There literally seem to be hundreds of them at my local art shop. Now, I’m not sure about you, but when I was starting in watercolor, brushes were my most confusing supply. There are different shapes, kinds, sizes, brands, etc. So after meandering up and down the brush aisle for a good hour or two – I would finally just pick the cheapest watercolor pack option I could find and leave the store even more baffled than when I had come in.
Now, I’m not saying buying a cheap pack of watercolor brushes is wrong – in fact I think that’s the best way to actually gage what brushes styles and brands you actually like. BUT… I will say that knowing just a little bit more information about watercolor brushes will help you make better choices on what kinds of brushes you might prefer for the future.
The first question that I’m going to tackle today is “How are watercolor brushes different from other brushes?” I mean seriously, why do we have acrylic brushes, oil brushes, and watercolor brushes? :) Why are they so different? Well, when comparing watercolor brushes, to let’s say acrylic brushes, – watercolor brushes tend to have finer softer hairs. Now there are two reasons for this…
Now that we have covered that, let’s tackle the next looming question of how do we classify watercolor brushes? Well, to make this as simple as possible, when we are talking about brushes we are primarily referring to their hair.
Yes, those drama queens think only about their hair which is classified into 3 categories – quality, shape, and finally size. This is precisely the reason why there are so many options on the shelves before us.
Okay, let’s tackle quality first.
SYNTHETIC vs. NATURAL: The next way we classify the “Hair of our brushes” is whether it’s synthetic or natural. This basically means, “was it made from a machine or taken from animal fur?” – such as goat, ox, or sable hair. And I’m sure you can imagine synthetic hair tends to be cheaper than natural hair.
The next way we classify brushes is by their hair styles – which include (round, detail, flat, angle, fan, filbert, mop, spotter, and riggers). FOR TIME SAKE, I’m only going to FOCUS ON MY TOP 5 BRUSHES AND HOW I USE THEM.
Round Brushes are my absolute favorite brush that I own and guess what? I OWN ALOT OF THEM! They are known as the most versatile and widely used watercolor brush because of their ability to paint large areas as well as intricate details with their fine point.
Detail Brushes (sometimes referred to as liner brushes) are my second favorite. They are the smallest size brushes available and as you probably guessed, they are used for detailed work – such as thin line or small hair details in fur. Now my detail brushes range in size from 0000 to 0. Basically, these are the brushes that have the least amount of hair – and thus hold less paint and water – thereby giving you more control on – fine lines and details.
Flat Brushes aren’t as versatile as round brushes, but are great for large washes – such as for example – skies and/or backgrounds as well as for long linear strokes.
I’m not really sure why, but I’ve found that very few artists talk about Angle Brushes. They are great brushes for larger washes that come in contact with hard to fill detail shapes. You could do the same thing with a flat brush and then switch to a round for the small spaces – OR you could use an angled brush for the whole wash that allows you to paint with its point.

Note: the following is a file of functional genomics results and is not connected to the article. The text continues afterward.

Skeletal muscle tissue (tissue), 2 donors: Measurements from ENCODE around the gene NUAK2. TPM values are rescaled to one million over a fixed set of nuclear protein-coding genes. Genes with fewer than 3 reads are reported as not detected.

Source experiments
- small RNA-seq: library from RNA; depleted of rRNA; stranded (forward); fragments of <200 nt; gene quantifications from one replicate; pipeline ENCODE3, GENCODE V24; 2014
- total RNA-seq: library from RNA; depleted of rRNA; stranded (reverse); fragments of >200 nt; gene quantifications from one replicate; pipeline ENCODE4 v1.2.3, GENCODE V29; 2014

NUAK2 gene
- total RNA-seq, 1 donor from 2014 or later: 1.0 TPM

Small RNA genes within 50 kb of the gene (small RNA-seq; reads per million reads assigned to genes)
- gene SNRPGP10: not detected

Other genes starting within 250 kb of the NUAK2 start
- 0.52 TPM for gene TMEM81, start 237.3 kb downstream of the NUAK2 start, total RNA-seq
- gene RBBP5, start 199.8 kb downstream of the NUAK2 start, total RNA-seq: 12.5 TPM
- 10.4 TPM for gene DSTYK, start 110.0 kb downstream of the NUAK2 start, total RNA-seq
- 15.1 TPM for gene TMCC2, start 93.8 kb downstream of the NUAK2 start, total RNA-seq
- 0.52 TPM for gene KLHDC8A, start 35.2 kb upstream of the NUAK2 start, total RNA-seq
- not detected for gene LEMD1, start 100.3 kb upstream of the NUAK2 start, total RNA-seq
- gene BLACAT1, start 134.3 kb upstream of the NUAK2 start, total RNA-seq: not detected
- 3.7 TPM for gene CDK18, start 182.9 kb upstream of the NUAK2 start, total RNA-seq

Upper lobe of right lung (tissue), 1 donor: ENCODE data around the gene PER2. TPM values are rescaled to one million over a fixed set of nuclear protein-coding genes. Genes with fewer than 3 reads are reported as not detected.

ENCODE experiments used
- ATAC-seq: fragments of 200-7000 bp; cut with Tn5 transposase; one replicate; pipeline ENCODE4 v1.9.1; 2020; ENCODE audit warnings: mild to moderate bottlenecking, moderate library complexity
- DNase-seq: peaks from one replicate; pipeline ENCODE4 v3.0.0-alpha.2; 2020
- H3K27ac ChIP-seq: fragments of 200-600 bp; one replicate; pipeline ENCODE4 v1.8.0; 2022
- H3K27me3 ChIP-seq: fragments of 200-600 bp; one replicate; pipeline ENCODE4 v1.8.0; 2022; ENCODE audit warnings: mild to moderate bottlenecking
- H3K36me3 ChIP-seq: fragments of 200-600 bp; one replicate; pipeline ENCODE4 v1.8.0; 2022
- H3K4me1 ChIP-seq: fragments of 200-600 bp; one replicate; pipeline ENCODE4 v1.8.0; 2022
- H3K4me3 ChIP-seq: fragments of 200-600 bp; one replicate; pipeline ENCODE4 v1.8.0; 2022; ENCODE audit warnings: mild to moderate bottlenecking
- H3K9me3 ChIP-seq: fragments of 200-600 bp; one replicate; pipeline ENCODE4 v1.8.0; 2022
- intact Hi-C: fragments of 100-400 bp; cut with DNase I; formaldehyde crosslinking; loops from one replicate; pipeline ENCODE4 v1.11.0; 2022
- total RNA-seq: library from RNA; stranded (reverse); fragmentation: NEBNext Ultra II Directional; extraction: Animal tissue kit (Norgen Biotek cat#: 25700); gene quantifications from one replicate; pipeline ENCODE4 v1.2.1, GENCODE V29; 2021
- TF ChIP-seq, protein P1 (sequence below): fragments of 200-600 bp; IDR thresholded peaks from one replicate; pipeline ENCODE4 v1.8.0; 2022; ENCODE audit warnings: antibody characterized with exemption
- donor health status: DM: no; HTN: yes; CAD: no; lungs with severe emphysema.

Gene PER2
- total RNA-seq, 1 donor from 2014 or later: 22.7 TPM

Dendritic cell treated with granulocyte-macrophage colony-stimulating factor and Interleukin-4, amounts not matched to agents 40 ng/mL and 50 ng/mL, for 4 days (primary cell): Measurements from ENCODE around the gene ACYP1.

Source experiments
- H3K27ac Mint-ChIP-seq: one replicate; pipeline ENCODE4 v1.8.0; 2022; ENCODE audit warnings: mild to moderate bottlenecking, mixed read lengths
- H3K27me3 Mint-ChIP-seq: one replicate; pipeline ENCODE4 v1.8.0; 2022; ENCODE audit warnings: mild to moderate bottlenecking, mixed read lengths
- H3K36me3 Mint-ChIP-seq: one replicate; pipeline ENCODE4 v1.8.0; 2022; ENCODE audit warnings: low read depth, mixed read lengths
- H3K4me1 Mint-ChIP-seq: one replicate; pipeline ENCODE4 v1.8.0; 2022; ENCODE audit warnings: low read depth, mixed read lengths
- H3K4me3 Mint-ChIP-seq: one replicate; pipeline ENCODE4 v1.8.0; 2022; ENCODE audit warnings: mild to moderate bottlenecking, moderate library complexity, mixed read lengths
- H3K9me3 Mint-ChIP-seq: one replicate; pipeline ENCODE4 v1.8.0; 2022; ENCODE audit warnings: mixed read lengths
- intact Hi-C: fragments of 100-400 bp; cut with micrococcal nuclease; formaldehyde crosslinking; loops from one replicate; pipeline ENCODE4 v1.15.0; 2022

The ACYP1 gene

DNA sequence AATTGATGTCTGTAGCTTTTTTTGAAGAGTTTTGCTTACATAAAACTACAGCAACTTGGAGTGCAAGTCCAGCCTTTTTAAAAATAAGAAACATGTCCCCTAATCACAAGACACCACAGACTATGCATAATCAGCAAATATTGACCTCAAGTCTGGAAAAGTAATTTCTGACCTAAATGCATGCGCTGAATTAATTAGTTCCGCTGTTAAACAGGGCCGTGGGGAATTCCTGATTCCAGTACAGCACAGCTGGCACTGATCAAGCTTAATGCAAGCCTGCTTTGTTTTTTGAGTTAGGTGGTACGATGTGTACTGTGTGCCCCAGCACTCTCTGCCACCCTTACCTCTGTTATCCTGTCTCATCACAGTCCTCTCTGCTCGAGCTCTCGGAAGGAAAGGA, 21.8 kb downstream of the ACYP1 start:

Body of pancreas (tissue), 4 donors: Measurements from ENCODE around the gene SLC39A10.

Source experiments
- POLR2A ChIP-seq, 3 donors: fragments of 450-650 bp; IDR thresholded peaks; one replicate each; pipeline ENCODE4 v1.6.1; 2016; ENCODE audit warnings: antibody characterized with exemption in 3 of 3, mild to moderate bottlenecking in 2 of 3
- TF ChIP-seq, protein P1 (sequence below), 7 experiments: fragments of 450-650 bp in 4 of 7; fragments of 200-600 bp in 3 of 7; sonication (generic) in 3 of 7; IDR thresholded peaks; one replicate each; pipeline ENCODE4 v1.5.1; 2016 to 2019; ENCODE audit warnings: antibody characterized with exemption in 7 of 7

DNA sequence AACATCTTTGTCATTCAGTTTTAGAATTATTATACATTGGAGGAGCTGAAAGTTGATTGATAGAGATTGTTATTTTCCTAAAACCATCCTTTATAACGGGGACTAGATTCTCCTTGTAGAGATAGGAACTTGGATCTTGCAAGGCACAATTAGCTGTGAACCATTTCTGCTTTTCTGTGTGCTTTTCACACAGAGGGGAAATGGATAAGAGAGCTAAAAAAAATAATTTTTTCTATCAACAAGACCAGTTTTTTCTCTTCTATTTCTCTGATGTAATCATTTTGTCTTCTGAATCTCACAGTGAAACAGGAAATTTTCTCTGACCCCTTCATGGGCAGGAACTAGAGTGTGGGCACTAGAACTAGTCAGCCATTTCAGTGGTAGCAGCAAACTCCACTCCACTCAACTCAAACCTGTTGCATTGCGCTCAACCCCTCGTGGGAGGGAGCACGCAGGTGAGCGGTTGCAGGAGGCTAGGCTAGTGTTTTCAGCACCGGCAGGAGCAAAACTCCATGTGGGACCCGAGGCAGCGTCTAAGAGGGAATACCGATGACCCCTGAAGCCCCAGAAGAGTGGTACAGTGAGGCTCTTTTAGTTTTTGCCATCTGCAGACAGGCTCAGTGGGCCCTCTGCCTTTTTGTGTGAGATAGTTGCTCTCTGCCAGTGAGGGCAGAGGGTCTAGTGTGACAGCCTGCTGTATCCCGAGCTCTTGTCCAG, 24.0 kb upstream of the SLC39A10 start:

And finally last but not least, one that will probably will surprise y’all, is the category of old brushes. Yep, those cheap old brushes that perhaps you bought in that starter pack I mentioned earlier. DON’T THROW THOSE AWAY! They are actually great for adding texture to ….washes, fur, leaves…basically these brushes can add creative texture that no new brush could achieve. So definitely hang onto your brushes!
Now all the previous brushes we just talked about are sorted by size. On every brush, you will find a number. The smaller the number, the smaller the brush and of course – the larger the number, the larger the brush. I’ve never seen anyone do this before, but I’m going to break down the sizes of the brushes into categories of how I use them. So…take this as my opinion and not law in the art world. It just works really well for me.
For sizes 0000-0: As I said earlier, I tend to use these for small intricate details.
For sizes 1-6: I use these for small to medium size washes
For sizes 7-24: I use these for medium to larger washes that would cover an entire page.
Now that we have gone over all that information – the question you really want to know is “what brushes are best for me?” Well, first off, just know that you don’t need ALL of these brushes. I actually only use about 3 to 5 brushes on a daily basis.
My go to brushes are a size, 4, 6, and 12 round plus two liner brushes size 00 and 0000. For my art style these are the brushes that can take me the furtherest.
However, if you are a beginner and want to just dabble – I recommend getting a set of watercolor round brushes and flat brushes. Depending on your own art preference you will discover what sizes and shapes work best for you over time.
For me, I rarely use flat brushes – but I do have one 1 in Flat brush in my set which is my go to for sky or background washes. By picking up a cheap watercolor set I learned what size to invest in for a flat brush when I do need it.
And that is everything about brushes. I hope this cleared up some things for you and perhaps you learned something new.
As Always Ya’ll, it’s been a pleasure and I will see you next time!